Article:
H7N3 avian influenza virus found in a South American wild duck is related to the Chilean 2002 poultry outbreak, contains genes from equine and North American wild bird lineages, and is adapted to domestic turkeys

Erica Spackman, Kevin G. McCracken, Kevin Winker, David E. Swayne

Research output: Contribution to journalArticle

50 Scopus citations

Abstract

An H7N3 avian influenza virus (AIV) was isolated from a Cinnamon Teal (Anas cyanoptera) (A/CinnamonTeal/Bolivia/4537/01) during a survey of wild waterfowl in Bolivia in 2001. The NA and M genes had the greatest identity with North American wild bird isolates, the NS was most closely related to an equine virus, and the remaining genes were most closely related to isolates from an outbreak of H7N3 in commercial poultry in Chile in 2002. The HA protein cleavage site and the results of pathogenesis studies in chickens were consistent with a low-pathogenicity virus, and the infective dose was 10 5 times higher for chickens than turkeys.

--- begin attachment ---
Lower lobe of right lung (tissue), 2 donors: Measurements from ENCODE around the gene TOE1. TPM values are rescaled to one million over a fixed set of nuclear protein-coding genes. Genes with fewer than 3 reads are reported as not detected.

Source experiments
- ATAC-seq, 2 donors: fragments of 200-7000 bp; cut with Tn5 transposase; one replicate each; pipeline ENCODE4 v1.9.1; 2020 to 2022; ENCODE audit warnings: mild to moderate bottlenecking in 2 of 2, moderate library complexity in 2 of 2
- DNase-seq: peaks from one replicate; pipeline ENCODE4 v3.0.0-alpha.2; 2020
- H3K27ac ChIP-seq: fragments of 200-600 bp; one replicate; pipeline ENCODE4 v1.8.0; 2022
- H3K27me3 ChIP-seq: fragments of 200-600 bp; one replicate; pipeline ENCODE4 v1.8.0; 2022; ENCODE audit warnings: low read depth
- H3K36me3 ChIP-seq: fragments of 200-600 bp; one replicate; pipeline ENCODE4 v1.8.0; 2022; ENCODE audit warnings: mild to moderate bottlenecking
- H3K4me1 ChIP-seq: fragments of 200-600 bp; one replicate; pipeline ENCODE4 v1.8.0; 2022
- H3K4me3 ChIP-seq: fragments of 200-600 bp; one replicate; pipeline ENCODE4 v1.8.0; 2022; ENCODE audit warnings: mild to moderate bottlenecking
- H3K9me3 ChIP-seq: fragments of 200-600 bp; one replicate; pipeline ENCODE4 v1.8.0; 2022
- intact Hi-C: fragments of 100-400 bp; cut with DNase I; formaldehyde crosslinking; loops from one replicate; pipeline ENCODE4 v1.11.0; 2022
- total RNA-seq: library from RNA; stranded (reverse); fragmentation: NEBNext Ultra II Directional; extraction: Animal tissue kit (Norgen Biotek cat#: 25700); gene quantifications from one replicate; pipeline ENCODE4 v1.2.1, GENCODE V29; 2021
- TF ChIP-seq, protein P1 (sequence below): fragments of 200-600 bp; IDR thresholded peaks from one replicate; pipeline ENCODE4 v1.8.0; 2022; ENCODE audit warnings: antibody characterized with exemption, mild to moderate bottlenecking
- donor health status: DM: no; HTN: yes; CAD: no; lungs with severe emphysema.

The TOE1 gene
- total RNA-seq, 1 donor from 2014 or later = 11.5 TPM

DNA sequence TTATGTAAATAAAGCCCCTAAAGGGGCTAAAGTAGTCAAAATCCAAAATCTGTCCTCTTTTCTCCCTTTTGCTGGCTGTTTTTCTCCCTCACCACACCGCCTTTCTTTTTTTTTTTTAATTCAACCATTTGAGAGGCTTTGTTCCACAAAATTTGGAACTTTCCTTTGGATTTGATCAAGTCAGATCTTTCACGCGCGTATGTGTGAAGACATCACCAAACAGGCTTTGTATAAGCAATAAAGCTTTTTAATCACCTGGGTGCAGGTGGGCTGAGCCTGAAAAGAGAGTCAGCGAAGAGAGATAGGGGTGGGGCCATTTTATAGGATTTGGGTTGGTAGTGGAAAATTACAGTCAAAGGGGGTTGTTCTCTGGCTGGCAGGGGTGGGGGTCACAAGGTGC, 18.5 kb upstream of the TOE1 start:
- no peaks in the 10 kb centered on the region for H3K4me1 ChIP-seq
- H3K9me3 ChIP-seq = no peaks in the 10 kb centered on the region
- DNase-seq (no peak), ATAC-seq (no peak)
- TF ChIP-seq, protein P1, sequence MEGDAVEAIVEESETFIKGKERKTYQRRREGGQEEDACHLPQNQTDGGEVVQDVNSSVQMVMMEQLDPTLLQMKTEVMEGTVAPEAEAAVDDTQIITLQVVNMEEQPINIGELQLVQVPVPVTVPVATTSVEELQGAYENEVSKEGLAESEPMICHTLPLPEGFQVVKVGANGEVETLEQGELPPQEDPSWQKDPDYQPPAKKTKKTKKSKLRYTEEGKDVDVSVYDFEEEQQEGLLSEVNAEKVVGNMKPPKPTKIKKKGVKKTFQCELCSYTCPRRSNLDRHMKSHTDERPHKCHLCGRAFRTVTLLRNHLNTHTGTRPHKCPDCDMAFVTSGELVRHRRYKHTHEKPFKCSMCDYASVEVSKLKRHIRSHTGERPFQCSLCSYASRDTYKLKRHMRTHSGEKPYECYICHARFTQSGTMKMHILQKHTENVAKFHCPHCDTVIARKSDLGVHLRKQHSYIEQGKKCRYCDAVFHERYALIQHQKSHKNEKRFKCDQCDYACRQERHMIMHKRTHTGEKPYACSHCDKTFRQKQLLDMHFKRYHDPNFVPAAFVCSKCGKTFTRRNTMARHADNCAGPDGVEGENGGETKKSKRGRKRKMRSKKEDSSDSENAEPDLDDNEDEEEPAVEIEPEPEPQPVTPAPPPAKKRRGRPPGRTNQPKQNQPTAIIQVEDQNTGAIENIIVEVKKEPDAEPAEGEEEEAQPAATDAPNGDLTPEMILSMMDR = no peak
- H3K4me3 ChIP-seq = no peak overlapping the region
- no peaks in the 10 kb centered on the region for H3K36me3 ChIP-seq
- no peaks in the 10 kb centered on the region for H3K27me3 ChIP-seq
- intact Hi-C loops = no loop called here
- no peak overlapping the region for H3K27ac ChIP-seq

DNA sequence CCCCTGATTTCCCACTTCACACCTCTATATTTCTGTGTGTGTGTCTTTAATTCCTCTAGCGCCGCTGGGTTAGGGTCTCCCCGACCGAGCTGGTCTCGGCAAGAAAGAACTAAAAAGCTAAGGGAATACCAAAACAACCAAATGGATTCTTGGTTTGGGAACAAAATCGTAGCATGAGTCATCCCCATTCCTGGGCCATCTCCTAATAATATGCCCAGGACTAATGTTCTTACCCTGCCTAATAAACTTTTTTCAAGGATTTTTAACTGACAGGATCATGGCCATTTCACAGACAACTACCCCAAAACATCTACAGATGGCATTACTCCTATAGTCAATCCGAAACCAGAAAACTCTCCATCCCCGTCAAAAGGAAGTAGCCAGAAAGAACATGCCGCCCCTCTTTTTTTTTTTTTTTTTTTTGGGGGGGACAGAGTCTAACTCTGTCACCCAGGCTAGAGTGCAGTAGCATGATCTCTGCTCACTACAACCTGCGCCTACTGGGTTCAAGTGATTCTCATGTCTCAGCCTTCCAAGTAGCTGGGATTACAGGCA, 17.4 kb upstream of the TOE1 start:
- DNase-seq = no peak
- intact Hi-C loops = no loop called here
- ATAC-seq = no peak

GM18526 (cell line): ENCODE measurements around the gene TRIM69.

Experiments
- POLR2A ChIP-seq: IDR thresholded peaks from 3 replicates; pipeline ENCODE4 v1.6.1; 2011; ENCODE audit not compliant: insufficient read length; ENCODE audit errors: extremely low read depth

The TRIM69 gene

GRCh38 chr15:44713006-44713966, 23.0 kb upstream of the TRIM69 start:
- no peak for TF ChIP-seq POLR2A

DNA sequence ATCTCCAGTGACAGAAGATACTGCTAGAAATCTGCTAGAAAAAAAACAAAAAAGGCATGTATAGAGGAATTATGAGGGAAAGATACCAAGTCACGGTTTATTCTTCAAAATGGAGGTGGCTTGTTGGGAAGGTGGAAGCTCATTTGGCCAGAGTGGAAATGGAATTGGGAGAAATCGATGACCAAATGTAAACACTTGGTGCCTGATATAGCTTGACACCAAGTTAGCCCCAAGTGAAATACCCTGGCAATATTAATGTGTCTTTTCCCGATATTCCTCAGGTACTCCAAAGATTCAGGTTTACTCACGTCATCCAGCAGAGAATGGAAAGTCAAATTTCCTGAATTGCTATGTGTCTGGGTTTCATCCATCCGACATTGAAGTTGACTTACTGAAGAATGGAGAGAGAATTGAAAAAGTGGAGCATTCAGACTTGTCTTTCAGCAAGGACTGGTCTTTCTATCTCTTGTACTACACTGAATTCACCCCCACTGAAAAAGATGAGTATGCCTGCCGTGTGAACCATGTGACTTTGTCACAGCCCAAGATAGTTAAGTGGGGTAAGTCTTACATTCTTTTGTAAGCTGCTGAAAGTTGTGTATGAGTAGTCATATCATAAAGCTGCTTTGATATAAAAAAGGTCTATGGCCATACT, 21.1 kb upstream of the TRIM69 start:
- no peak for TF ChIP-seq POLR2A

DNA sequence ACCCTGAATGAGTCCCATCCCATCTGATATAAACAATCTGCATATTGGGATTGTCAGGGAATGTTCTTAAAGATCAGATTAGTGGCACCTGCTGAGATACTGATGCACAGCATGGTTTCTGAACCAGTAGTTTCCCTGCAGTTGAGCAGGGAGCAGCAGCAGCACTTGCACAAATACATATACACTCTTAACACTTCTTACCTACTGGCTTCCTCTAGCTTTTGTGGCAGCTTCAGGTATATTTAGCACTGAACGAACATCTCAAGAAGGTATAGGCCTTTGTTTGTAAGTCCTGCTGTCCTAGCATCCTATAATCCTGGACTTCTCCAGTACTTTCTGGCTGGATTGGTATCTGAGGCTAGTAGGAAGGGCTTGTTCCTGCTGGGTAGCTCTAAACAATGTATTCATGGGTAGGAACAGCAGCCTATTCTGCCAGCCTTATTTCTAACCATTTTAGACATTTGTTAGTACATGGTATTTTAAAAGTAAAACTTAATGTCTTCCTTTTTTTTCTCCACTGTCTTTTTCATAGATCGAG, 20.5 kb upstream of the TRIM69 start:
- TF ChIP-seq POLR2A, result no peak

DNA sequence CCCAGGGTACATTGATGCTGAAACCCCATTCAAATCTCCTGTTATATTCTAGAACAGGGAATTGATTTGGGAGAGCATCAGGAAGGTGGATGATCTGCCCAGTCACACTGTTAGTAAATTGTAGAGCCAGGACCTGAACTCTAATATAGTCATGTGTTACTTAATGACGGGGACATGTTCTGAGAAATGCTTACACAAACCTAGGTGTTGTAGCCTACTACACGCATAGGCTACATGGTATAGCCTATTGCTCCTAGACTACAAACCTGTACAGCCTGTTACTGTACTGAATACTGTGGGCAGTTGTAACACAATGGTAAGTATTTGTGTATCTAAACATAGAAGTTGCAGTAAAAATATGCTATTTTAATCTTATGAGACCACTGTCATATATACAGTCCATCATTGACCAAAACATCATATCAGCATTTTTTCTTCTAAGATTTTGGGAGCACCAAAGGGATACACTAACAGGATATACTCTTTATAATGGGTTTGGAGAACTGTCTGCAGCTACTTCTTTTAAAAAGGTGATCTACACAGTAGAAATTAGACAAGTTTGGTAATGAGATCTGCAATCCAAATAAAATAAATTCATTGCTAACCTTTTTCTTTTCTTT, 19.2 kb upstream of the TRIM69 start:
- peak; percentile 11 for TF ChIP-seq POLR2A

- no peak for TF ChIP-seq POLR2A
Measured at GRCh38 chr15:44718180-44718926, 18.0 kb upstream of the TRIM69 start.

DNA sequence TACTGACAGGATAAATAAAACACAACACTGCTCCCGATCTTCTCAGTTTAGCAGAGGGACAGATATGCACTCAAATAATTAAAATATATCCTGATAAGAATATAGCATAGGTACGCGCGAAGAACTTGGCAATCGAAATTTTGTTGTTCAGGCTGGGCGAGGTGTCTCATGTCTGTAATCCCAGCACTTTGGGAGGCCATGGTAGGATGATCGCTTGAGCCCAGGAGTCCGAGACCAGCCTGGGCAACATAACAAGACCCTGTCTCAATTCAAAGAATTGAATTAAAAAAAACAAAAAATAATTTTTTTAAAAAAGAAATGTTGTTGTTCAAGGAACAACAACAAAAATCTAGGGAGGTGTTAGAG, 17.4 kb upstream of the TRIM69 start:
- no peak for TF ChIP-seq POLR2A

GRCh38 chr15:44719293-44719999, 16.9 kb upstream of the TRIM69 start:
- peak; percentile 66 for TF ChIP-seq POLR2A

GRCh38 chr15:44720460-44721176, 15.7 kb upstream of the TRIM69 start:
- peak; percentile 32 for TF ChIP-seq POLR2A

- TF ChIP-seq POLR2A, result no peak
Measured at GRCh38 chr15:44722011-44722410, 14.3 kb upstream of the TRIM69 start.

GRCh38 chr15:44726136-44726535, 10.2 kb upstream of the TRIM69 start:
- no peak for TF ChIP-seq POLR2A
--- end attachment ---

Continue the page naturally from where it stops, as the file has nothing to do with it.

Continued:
Original languageEnglish (US)
Pages (from-to)7760-7764
Number of pages5
JournalJournal of virology
Volume80
Issue number15
DOIs
StatePublished - Aug 2006

ASJC Scopus subject areas

  • Microbiology
  • Immunology
  • Insect Science
  • Virology

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